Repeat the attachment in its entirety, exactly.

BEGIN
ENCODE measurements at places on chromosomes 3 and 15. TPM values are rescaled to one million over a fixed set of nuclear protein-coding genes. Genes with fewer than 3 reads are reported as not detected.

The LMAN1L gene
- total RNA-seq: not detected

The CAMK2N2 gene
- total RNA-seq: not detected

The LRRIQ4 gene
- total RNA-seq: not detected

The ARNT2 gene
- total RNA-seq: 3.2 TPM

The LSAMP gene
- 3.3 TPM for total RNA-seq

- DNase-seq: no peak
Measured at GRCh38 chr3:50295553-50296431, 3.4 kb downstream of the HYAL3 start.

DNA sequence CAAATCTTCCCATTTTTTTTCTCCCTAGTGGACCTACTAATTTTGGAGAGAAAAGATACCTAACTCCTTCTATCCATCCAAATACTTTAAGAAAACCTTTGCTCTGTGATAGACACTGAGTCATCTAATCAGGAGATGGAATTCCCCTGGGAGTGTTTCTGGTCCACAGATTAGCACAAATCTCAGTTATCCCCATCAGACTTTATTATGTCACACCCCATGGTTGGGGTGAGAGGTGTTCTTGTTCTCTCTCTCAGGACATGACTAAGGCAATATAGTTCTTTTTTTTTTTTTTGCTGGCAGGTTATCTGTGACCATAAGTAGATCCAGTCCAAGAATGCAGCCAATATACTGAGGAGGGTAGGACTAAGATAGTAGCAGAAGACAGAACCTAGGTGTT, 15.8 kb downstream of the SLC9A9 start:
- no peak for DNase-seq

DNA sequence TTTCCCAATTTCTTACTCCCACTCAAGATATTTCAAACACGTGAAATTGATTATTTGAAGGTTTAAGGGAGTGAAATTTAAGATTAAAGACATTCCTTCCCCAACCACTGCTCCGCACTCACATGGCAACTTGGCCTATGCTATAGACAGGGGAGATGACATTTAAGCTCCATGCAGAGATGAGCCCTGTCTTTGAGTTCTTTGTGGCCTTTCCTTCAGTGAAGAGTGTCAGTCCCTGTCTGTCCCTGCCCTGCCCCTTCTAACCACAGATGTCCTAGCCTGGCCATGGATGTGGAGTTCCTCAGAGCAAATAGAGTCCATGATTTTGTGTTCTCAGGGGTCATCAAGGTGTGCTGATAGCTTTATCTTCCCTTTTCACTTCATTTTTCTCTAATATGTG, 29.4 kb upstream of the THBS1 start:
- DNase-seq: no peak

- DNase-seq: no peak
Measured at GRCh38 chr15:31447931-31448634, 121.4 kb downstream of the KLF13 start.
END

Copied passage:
ENCODE measurements at places on chromosomes 3 and 15. TPM values are rescaled to one million over a fixed set of nuclear protein-coding genes. Genes with fewer than 3 reads are reported as not detected.

The LMAN1L gene
- total RNA-seq: not detected

The CAMK2N2 gene
- total RNA-seq: not detected

The LRRIQ4 gene
- total RNA-seq: not detected

The ARNT2 gene
- total RNA-seq: 3.2 TPM

The LSAMP gene
- 3.3 TPM for total RNA-seq

- DNase-seq: no peak
Measured at GRCh38 chr3:50295553-50296431, 3.4 kb downstream of the HYAL3 start.

DNA sequence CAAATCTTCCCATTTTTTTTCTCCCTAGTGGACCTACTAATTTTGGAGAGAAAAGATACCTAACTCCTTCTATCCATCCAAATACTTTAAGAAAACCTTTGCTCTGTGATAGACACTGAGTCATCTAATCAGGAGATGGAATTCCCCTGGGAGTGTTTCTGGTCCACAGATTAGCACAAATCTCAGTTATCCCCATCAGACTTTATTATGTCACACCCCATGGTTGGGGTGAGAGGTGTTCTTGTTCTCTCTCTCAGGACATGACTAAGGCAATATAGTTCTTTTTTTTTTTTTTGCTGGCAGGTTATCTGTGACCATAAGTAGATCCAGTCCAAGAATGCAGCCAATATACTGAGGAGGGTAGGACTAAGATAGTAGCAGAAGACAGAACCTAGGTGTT, 15.8 kb downstream of the SLC9A9 start:
- no peak for DNase-seq

DNA sequence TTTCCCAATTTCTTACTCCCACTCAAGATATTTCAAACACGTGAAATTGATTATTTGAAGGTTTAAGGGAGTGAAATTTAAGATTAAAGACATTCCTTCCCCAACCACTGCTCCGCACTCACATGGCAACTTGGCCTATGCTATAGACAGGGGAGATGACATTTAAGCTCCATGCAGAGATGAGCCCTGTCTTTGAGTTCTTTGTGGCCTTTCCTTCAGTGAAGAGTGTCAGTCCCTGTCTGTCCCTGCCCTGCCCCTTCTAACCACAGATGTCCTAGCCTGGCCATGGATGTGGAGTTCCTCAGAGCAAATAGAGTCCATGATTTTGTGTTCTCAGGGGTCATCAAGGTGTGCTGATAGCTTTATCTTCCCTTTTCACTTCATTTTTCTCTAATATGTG, 29.4 kb upstream of the THBS1 start:
- DNase-seq: no peak

- DNase-seq: no peak
Measured at GRCh38 chr15:31447931-31448634, 121.4 kb downstream of the KLF13 start.